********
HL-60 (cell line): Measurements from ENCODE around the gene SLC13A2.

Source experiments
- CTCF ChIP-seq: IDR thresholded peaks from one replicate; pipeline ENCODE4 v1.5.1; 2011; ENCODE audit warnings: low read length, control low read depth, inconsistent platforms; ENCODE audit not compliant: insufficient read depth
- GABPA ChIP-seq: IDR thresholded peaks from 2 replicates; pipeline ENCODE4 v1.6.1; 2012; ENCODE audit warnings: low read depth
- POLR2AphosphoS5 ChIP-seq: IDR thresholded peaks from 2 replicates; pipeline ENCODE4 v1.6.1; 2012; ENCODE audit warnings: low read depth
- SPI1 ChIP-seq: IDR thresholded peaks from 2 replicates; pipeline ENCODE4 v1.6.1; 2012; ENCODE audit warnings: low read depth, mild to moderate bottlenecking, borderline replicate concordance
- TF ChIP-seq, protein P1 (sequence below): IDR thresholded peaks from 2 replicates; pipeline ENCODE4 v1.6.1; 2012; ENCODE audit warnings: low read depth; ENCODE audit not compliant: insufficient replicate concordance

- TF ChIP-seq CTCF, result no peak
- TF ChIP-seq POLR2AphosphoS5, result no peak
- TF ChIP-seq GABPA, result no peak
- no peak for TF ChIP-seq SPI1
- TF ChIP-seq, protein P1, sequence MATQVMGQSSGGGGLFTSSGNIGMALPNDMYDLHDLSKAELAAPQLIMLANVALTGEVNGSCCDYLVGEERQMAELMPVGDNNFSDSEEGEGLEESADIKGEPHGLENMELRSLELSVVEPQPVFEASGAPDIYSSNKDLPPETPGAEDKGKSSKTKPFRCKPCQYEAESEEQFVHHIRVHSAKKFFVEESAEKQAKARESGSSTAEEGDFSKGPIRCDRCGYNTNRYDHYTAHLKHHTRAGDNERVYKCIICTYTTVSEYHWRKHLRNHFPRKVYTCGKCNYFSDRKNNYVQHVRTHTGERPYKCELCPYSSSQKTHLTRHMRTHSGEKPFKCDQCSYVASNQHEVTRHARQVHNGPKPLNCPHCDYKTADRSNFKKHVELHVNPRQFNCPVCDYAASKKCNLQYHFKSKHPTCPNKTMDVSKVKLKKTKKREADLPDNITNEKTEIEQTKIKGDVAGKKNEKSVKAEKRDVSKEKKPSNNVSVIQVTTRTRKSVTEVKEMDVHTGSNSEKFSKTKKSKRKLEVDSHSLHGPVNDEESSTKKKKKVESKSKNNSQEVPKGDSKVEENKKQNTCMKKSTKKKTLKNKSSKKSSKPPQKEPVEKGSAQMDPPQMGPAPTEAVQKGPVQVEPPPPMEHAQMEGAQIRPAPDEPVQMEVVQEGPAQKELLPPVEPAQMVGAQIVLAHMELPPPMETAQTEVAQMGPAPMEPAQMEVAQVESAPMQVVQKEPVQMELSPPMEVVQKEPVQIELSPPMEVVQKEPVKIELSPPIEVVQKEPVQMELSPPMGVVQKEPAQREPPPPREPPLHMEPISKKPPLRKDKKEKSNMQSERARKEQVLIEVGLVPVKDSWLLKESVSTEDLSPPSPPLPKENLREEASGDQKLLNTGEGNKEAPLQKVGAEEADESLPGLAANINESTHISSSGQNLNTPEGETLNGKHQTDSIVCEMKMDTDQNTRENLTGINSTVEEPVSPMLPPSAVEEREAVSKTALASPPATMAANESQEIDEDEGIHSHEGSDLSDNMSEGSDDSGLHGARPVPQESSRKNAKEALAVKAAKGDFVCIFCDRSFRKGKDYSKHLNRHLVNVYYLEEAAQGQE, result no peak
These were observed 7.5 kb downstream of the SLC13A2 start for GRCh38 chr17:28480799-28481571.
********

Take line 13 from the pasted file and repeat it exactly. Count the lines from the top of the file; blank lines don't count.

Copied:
These were observed 7.5 kb downstream of the SLC13A2 start for GRCh38 chr17:28480799-28481571.